NEW YORK (CBSNewYork/AP) — For the first time in the four decades of baseball’s modern economic era, the New York Yankees enter spring training without having signed a single free agent to a major league contract.

Their only major additions were second baseman Starlin Castro, closer Aroldis Chapman and outfielder Aaron Hicks, all acquired in trades.

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“That’s a reflection of obviously our current commitments, which are substantial,” general manager Brian Cashman said before spring training’s start this week. “We’re really aggressive when we have a lot of money coming off. I think our history is we’re not aggressive (when) we don’t have money coming off.”

The Yankees started 57-42 in the first year following captain Derek Jeter’s retirement and led the AL East by seven games on July 29. Then they went 30-33 and finished six games back, falling into a wild-card playoff game against Houston they lost 3-0.

“I believe as we enter 2016 we have a stronger roster than we finished in 2015,” Cashman said.

New York’s batting average dropped from .274 in June and July to .236 for the remainder of the season. From Sept. 1 on, Alex Rodriguez hit .224, Jacoby Ellsbury .207, Brett Gardner .198 and Brian McCann .174.

“Maybe, do you try to do something different next year in these situations? It’s something that I’ll think long and hard about over the winter,” manager Joe Girardi said.

Here’s some things to look for when the Yankees open camp this week in Tampa, Florida:


Masahiro Tanaka (wrist, forearm), CC Sabathia (knee, alcohol rehab), Michael Pineda (forearm), Ivan Nova (recovery from Tommy John surgery) and Nathan Eovaldi (elbow) all missed time. Rookie Luis Severino is the only rotation candidate without health questions.

“Our starting rotation’s health is really the key to the kingdom for us,” Cashman said.


The trade of Adam Warren to the Chicago Cubs in the deal to acquire Castro weakened the Yankees’ starting pitching depth. Bryan Mitchell, Luis Cessa, Brady Lail, Chad Green and Tyler Cloyd could see callups in the event starters get hurt.

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In his return from a season-long suspension for violations of baseball’s drug agreement and labor contract, Rodriguez was hitting .281 through games of Aug. 6 with 24 homers and 63 RBIs. He batted .186 with nine homers and 23 RBIs during the rest of the season.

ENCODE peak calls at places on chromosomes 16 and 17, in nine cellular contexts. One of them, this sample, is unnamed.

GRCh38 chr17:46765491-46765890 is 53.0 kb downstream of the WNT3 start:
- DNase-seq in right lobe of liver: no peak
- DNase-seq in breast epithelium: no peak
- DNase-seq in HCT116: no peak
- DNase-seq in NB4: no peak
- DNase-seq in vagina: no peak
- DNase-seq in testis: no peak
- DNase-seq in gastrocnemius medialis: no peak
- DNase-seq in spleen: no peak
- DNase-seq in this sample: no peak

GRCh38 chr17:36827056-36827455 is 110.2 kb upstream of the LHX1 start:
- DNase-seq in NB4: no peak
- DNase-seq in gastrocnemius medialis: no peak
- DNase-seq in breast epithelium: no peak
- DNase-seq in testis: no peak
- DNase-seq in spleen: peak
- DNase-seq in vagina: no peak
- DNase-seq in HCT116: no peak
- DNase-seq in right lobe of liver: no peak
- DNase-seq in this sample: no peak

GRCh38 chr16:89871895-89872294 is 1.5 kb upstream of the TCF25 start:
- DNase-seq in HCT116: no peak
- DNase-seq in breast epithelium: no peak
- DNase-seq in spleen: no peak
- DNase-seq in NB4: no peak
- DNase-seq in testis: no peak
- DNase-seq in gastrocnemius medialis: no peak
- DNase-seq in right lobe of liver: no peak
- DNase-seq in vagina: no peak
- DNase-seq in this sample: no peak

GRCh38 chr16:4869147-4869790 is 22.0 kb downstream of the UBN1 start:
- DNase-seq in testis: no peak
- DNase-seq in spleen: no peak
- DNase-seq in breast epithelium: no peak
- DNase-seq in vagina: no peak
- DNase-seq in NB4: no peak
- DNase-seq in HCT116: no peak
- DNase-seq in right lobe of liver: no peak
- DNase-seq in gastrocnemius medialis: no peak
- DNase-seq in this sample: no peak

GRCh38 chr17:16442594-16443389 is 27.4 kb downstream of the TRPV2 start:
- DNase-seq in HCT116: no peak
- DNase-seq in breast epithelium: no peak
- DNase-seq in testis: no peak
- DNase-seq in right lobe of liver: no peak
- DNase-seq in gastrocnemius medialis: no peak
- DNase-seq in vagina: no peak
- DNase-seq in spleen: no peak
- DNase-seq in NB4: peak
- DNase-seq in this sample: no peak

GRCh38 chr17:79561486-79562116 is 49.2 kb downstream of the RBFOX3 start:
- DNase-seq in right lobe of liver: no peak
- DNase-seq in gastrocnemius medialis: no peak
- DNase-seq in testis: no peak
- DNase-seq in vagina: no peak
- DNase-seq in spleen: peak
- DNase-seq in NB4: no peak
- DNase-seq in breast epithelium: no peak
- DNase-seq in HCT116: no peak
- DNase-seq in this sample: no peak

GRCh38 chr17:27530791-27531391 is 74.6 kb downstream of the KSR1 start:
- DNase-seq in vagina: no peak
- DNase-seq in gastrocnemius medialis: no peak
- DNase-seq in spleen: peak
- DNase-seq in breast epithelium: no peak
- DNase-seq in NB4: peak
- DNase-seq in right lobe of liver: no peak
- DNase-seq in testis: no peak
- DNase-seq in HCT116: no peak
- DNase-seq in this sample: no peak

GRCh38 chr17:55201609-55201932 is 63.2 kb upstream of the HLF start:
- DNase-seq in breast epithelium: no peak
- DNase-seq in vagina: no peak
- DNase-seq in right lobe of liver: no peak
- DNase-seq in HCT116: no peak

Cashman says Rodriguez, a former shortstop and third baseman, will remain a designated hitter.

“Got to stop asking Alex questions. He’s not playing any position, anymore,” Cashman said. “He’s a DH. He’s a very productive DH, and for us to get maximum value of Alex Rodriguez, he’s going to only DH. And if we have to put him in the field somewhere, we’re in trouble.”

Cashman said the organization’s relationship with Rodriguez is stronger now than it was a year ago.

“The way Alex went about his business and performance went a long way to full acceptance and bringing him back into the fold here,” he told ESPN’s Buster Olney. “Those were trying times last spring.

“I remember he showed up last spring training before the other position players and without a head’s-up for us in the front office and staff. From an organizational standpoint, we needed security to handle all the media swarming the facility. It was a kerfuffle. It was frustrating, but I’m glad it all settled down. We’re all in alignment now and on the same page.”


Mark Teixeira broke his shin on Aug. 17, and the switch-hitter’s absence was a factor in the slump. Rookie Greg Bird, who hit .261 with 11 homers and 31 RBIs in 157 at-bats as his replacement, is sidelined for this season following shoulder surgery.

Now 35, Teixeira hit .255 with 31 homers and 79 RBIs, his strongest season since 2011.


Acquired from payroll-paring Cincinnati, Chapman has been designated as the Yankees’ closer, with Andrew Miller moving to a setup roll alongside Dellin Betances. Chapman is being investigated by Major League Baseball and could be disciplined under the sport’s new domestic violence policy, even though he has not been charged criminally. His eligibility for free agency would be pushed back until after the 2017 season if he is suspended without pay by MLB for more than 45 days.

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